But what if death and dissolution did not have the final say? What if, through God’s power, and according to his providence, a "new heavens and a new earth" were being born? The Resurrection of Jesus from the dead shows as definitively as possible that God is up to something greater than we had imagined or thought possible.

And therefore we don’t have to live as though death were our master. In light of the Resurrection, we can begin to see this world as a place of gestation, a place of growth and maturation toward something higher, more permanent, and more splendid.

Bishop Robert Barron

Thoughts on mercy

Thoughts on hope

Sometimes our faith moves us outward with great joy and fervent hope. But sometimes we need to go within, to renew our strength and our courage in quiet times of prayer. Depending on the circumstances of our lives this year, we might not be feeling the exuberant joy we expect in this season of Easter. Illness, death, unemployment, depression, and other human realities don’t necessarily happen according to the liturgical year. But in a time when it seems the only constant is change, our faith—and even more, our hope—reminds us that God’s love will always be there for us.

—from the book The Hope of Lent: Daily Reflections from Pope Francis by Diane M. Houdek

Monday, April 22, 2019

More thoughts on Easter

Matthew 28:8-15

Friends, in today’s Gospel Mary Magdalene and the other Mary encounter the risen Jesus. I know that I have harped often on this theme, but I do so only because the Bible harps on it—and also because the culture tends so thoroughly to miss the point. I’m talking about the meaning of Easter. Many people agree with David Cameron, the former Prime Minister of Great Britain, who once said that the message of Easter is "kindness, compassion, hard work, and responsibility."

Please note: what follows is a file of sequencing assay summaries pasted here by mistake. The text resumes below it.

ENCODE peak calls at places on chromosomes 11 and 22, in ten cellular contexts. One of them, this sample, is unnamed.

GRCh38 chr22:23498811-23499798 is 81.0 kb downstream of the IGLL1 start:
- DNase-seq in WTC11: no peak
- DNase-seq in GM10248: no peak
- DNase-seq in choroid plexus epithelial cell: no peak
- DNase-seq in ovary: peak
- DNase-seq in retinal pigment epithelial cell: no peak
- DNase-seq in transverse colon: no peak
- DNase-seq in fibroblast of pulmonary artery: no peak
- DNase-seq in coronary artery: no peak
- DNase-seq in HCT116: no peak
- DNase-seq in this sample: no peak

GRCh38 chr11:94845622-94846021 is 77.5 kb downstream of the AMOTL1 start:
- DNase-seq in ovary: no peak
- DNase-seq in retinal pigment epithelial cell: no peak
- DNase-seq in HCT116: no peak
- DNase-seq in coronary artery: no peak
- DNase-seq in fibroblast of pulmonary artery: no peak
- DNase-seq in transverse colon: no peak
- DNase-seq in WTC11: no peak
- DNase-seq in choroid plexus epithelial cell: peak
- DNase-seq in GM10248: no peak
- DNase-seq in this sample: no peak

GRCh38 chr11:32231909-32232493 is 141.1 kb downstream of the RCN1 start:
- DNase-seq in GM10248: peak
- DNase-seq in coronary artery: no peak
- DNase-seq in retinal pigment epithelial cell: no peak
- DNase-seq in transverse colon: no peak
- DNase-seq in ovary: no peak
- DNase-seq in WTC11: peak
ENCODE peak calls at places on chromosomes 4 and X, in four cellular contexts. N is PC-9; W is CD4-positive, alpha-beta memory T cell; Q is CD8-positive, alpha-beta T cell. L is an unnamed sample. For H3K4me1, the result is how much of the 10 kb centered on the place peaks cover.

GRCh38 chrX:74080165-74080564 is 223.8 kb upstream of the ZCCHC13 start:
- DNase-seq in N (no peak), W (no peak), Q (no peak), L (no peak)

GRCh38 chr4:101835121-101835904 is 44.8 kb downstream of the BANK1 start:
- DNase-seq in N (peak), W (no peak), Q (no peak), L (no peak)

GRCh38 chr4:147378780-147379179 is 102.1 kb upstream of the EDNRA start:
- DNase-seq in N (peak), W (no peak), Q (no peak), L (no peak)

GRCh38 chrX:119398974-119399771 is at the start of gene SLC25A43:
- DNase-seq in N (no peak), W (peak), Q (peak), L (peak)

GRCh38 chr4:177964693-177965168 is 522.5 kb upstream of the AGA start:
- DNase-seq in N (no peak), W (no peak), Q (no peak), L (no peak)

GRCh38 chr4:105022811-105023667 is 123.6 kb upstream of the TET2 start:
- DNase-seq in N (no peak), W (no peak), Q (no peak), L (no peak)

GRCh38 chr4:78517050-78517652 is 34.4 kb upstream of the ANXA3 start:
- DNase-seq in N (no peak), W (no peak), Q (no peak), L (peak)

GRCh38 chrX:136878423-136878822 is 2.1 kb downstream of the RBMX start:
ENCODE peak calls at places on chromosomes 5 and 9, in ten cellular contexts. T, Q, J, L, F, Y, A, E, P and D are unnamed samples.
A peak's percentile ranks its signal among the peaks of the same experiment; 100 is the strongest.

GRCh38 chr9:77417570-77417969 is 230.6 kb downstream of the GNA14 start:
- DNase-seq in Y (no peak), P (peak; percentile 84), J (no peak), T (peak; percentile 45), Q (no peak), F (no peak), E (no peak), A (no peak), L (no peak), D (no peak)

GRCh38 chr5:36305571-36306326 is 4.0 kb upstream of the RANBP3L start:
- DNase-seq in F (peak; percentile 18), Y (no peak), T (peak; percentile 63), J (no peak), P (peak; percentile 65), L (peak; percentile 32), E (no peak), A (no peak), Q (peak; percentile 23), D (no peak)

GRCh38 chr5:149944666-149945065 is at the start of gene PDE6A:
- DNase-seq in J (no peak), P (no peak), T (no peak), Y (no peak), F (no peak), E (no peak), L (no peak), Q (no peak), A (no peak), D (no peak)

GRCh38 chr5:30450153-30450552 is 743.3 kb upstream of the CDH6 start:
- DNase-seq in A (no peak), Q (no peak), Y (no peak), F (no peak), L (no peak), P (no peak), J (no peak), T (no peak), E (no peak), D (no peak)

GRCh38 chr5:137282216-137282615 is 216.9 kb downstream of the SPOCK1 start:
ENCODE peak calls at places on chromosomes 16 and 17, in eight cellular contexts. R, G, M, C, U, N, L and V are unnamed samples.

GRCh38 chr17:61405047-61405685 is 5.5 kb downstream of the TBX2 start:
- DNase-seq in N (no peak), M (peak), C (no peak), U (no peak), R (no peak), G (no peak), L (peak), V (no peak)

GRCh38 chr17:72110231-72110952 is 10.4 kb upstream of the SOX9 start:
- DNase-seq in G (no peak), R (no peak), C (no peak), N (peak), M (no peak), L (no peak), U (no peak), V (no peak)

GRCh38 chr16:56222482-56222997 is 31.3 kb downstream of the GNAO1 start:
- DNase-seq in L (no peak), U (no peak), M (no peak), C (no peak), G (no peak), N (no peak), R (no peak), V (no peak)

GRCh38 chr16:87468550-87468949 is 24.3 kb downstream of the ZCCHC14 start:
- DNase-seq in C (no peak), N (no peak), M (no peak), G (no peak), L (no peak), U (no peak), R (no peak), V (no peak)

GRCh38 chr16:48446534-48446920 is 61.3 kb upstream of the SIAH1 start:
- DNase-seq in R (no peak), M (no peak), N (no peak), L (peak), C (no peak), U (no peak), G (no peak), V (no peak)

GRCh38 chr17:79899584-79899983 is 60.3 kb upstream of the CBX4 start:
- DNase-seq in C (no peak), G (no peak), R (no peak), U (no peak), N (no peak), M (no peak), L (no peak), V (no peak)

Now, don’t get me wrong: I’m for all of those things. But so is, I would guess, any decent person from any religious or nonreligious background. Buddhists, Muslims, Hindus, Jews, and fair-minded atheists and agnostics would all sign on for those values.

None of it is getting anywhere near the heart of what Easter really means. What Easter means is that Jesus of Nazareth, who claimed throughout his public life to be speaking and acting in the very person of God, and who was brutally put to death by Roman executioners, rose bodily from the dead. That’s what it’s all about.

Bishop Robert Barron


Sunday, April 21, 2019

Thoughts on Easter

Alleluia! Christ is risen!

Every sermon preached in the New Testament, every
proclamation of the Gospel message by the first believers,
had this message at its heart. The news that galvanized the
first disciples and that changed the ancient world—and that
continues to change our world—is the Good News that the
Crucified One is alive.

Everything said by Augustine, Aquinas, Francis of Assisi,
Dante, Teresa of Avila, Thérèse of Lisieux, Pascal, Newman,
Chesterton, and John Paul II comes down to the declaration
that Jesus Christ is risen from the dead. Every act of every
saint is related to the fact of the Resurrection.

Over the centuries, various thinkers and theologians have
tried to maintain that Christianity is fundamentally a moral
system at whose center stands the command to love God and